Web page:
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Clamping the Double Lumen Tube (C-TDL)

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ClinicalTrials.gov Identifier: NCT03508050
Recruitment Status : Completed
First Posted : April 25, 2018
Last Update Posted : April 25, 2018
Sponsor:
Information provided by (Responsible Party):
Jean Bussières, Laval University

Brief Summary:

Nowadays, lung isolation techniques are an essential part of thoracic anesthesia. The two principal devices used in order to achieve one-lung ventilation (OLV) are the double lumen tube (DLT) and the bronchial blocker (BB). Even though DLT and BB have always been considered equally effective in lung isolation, a study recently published by Bussières et al. demonstrated the clear superiority of BB over DLT in terms of rapidity and quality of lung collapse. In order to explain this result, a physiologic study was recently conducted. During this project, some interesting discoveries were made. In fact, during lung isolation, while the chest is closed, there is a buildup of negative pressure in the NVL until pleural opening. Moreover, an absorption of ambient air through the lumen of the DLT or through the internal channel of the BB is observed. Putting all these elements together, a possible explanation for the superiority of BB over DLT was obtained. Indeed, in the first study of Bussières, the internal channel of BB was occluded. By doing so, there were no possible aspiration of ambient air in the NVL. This condition may have accelerated the absorption atelectasis of the NVL that occurs during lung collapse by reducing NVL volume and by conserving a higher alveolar partial pressure of oxygen in it.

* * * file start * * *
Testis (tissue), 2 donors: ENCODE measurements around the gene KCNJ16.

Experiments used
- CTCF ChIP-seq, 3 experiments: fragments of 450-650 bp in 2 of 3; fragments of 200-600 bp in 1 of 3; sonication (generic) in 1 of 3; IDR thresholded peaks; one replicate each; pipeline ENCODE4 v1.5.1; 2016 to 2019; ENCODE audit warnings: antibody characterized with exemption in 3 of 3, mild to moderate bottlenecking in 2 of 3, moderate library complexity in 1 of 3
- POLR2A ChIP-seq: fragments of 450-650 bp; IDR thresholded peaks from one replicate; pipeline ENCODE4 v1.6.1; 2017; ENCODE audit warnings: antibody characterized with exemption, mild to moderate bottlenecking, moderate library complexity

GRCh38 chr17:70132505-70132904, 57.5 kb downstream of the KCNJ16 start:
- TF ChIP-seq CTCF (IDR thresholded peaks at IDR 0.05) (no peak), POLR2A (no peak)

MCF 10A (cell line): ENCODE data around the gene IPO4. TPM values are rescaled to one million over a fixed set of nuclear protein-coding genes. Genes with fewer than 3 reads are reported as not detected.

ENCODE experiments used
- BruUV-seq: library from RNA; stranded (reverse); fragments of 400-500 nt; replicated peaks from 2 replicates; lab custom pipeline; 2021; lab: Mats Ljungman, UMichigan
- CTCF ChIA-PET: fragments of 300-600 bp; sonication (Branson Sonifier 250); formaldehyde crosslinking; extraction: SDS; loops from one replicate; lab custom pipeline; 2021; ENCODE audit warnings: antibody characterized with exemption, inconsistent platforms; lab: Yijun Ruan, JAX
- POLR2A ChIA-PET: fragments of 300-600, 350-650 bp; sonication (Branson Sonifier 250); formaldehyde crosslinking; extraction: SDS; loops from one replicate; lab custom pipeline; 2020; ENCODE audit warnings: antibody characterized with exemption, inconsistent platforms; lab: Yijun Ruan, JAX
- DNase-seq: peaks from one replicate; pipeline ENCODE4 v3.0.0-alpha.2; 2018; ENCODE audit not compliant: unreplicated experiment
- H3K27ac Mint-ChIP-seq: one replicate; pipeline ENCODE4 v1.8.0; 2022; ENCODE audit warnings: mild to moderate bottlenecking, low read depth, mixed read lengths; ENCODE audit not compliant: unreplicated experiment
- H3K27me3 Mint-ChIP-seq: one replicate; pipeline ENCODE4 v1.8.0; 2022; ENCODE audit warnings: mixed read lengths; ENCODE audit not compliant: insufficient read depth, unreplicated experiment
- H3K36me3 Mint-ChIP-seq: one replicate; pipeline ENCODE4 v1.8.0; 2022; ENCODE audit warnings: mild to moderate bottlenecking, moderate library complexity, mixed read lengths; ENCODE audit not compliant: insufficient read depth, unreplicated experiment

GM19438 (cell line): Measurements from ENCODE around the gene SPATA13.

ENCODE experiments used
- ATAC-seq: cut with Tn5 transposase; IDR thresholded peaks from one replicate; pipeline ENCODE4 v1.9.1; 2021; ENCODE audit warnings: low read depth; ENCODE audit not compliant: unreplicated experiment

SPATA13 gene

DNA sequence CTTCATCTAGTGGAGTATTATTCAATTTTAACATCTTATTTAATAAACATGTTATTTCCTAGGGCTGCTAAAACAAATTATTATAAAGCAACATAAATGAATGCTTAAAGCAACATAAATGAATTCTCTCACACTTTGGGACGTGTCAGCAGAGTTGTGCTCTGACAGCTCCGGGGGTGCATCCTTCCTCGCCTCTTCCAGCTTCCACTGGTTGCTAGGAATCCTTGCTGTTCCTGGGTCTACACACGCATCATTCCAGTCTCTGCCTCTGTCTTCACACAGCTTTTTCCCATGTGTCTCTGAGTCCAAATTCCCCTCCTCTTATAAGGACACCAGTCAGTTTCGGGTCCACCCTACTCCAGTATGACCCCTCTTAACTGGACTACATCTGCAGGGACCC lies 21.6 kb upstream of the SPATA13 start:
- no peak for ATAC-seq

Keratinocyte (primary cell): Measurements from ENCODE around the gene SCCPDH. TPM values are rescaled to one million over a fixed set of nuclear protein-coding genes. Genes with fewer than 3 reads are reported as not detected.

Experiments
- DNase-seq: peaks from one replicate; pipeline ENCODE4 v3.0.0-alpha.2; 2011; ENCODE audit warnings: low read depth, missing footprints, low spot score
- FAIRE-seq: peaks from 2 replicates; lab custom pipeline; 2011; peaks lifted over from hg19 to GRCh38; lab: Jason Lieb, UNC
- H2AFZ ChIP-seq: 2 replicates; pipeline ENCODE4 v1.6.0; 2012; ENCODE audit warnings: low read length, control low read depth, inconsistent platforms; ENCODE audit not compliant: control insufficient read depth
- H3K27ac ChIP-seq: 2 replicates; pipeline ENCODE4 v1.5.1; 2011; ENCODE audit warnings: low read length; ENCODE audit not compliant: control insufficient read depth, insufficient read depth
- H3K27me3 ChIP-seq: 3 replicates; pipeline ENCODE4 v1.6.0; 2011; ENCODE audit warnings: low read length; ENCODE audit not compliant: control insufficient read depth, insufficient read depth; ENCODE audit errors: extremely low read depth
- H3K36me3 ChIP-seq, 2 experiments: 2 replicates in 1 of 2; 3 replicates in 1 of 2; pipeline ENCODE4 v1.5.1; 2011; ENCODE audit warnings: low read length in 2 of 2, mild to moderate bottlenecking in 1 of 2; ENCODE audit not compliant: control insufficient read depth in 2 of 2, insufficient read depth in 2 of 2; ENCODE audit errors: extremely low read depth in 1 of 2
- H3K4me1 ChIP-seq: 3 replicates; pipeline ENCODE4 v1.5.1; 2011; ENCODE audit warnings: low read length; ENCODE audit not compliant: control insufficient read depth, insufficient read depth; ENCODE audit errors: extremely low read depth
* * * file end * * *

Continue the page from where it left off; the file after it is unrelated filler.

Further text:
The hypothesis is that when using a DLT in OLV, occluding the non-ventilated lung (NVL) lumen will reproduce the BB physiology by accelerating the second phase of lung deflation and giving a better quality of lung collapse compared to usual practice of keeping the non-ventilated lung opened to ambient air.